See How They Run – all the London theatres in the West End murder mystery film
We point out some key locations!
See How They Run was released on streaming platforms this week, a love-letter to the best types of theatrical whodunnits and inspired by the world premiere of The Mousetrap (which, fittingly, celebrates its 75th anniversary this year).
Filmed during the lockdown-laden late 2020 and 2021 period, the film sees a variety of iconic theatres put to good use, as the murder mystery caper involves lackadaisical Inspector Stoppard (a fittingly named policeman, played by Sam Rockwell) and his trusty constable Stalker (played by Saoirse Ronan) rushing around the West End in search of a killer.
But while there are too many theatrical Easter eggs for one article (including obscure nods to lines and imagery from The Mousetrap), we thought we'd pick out some of the iconic film locations that you might recognise from your London theatre trips!
St Martin's Theatre
The central London venue is the current home of The Mousetrap, and has the iconic red neon marquee (below) with Agatha Christie's thriller's title on it.
What's funny, however, is that when it first opened The Mousetrap didn't run at St Martin's. Instead, it played next door at the Ambassadors Theatre, before hopping over the road in 1974. So they've had to rechristen the St Martin's for the purposes of historical accuracy!
Poor Ambassadors then – the venue is consigned to nothing more than a backdrop for a lot of the stage door action actually taking place outside the St Martin's. At least it gets a name drop!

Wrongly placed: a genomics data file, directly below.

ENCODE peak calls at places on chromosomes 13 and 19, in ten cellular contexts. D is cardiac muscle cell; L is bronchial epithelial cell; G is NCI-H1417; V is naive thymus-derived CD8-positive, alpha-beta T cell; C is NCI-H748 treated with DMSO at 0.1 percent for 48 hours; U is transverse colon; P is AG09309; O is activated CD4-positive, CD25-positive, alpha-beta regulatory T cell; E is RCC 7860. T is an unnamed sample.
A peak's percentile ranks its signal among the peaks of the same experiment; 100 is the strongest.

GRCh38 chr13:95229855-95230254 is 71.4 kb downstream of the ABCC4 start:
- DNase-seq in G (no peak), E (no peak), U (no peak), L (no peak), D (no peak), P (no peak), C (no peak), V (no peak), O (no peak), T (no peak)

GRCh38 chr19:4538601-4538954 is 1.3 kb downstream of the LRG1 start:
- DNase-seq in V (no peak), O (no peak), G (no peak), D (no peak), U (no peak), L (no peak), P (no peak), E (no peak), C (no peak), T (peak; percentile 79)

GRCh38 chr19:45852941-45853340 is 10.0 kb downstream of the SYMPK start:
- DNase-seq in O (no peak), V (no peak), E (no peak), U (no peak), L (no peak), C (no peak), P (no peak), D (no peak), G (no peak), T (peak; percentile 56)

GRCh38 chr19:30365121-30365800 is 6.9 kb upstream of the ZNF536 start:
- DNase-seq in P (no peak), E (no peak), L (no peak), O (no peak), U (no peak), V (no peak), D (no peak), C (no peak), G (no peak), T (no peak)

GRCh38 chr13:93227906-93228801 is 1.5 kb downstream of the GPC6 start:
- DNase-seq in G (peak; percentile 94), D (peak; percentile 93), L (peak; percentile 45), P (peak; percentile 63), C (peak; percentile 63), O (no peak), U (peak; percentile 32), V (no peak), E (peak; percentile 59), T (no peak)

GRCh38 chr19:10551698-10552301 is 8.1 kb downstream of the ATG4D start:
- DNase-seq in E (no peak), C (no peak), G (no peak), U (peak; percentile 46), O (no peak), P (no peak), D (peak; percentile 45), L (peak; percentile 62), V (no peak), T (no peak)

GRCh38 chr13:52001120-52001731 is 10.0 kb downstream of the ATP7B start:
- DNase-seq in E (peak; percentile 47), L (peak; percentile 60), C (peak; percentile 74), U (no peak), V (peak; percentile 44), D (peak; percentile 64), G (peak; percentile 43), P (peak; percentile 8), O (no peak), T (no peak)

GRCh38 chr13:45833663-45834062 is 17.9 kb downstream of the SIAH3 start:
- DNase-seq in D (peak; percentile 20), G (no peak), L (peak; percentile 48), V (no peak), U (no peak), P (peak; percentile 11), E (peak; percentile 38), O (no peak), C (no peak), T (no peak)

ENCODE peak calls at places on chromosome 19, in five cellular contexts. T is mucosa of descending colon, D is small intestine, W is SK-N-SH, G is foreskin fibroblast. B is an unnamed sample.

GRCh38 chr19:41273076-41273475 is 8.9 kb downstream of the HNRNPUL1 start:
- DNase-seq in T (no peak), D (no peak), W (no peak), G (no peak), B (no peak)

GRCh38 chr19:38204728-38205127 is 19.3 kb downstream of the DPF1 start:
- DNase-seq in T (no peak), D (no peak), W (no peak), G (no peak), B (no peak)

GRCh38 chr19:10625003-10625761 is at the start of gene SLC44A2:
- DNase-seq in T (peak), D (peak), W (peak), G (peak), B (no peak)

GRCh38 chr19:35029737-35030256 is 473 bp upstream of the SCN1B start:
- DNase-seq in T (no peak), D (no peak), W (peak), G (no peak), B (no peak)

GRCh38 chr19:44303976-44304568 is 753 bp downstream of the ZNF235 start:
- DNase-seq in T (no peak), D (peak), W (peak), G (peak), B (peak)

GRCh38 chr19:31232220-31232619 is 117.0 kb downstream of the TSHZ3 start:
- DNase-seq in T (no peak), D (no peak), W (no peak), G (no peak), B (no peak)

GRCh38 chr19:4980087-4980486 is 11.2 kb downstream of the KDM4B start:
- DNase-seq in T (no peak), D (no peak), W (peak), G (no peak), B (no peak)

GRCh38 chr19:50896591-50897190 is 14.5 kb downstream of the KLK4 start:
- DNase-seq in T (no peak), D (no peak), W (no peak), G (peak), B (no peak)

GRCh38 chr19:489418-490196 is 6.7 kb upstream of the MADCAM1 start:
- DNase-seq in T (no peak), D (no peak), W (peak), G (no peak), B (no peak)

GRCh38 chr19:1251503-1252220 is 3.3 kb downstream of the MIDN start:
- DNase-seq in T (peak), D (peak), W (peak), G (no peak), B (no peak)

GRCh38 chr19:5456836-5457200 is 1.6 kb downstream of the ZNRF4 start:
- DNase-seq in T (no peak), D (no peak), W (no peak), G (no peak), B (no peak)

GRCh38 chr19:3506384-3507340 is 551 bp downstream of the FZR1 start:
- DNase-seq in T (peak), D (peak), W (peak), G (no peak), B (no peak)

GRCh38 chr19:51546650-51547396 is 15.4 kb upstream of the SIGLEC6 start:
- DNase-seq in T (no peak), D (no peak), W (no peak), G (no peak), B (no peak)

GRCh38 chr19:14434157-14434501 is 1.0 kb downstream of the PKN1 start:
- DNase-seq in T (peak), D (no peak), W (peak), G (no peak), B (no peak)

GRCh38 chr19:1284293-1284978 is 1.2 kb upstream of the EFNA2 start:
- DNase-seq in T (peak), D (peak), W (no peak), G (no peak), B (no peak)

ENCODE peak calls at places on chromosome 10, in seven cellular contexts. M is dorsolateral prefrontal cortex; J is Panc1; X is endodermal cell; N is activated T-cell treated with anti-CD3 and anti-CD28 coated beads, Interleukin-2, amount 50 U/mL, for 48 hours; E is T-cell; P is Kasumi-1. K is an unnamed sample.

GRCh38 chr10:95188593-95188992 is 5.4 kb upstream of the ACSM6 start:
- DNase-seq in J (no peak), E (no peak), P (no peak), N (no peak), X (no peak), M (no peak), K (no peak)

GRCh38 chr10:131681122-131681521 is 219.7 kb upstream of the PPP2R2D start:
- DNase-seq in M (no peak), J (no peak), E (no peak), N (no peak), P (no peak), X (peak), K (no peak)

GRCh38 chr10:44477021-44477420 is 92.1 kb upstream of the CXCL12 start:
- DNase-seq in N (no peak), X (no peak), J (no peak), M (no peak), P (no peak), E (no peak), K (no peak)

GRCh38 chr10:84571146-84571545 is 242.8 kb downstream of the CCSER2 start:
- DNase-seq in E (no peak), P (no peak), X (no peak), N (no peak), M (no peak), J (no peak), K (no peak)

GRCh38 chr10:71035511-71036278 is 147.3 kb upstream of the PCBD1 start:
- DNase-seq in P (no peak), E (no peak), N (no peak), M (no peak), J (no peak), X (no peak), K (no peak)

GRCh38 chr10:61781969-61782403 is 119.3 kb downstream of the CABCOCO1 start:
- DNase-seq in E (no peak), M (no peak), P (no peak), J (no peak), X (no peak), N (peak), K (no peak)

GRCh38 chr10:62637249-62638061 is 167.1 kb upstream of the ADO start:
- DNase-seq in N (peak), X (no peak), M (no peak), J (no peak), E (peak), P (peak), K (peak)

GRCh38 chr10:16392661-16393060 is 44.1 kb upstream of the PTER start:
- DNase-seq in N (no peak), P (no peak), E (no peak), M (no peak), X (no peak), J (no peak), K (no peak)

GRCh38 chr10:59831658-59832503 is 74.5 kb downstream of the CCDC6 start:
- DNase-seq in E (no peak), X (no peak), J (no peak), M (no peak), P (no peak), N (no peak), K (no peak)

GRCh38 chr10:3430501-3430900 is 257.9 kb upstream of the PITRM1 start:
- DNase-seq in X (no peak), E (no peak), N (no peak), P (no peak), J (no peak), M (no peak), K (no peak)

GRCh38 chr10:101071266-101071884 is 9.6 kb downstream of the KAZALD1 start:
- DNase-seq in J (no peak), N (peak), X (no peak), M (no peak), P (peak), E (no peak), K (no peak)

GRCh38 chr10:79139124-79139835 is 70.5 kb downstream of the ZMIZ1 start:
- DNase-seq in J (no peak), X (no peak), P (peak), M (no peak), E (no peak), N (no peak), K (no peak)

The Old Vic
While both the Ambassadors and St Martin's Theatre have lovely, intimate auditoria (all the better for a tense thriller!), the film's producers decided to up the ante and use the venerable Old Vic in London for its on-stage scenes. The production team even built a pretty spot-on replica of The Mousetrap's set, going as far as to replicate some of the show's iconic moments and closing monologue.
A small one this – one scene involving Ruth Wilson's stage producer Petula Spencer is set inside the picturesque Hoxton-based location, a small gem of a venue that typifies London's long-standing music hall heritage.
Wilton's Music Hall
We've been trying to double check this one but we're almost certain one small scene in the film uses the iconic front-of-house/upstairs space at this much-loved east London venue. It's a fleeting visit, but a nice use of the ancient space.
Most West End theatres don't have the sort of swanky front-of-house space needed for a major motion picture, but the gigantic Dominion Theatre on Tottenham Court Road is an exception. The large venue, which is about to welcome Elf, stands in for the front-of-house of the "Ambassadors" in the film. For See How They Run's purposes, the action takes place in one theatre that is essentially three different locations stitched together!
While technically they don't use the Savoy Theatre, the iconic hotel (which was actually built after the auditorium in the late 1880s) plays a pivotal role in the film and the actions of its initial victim. So the film is still staying stagey!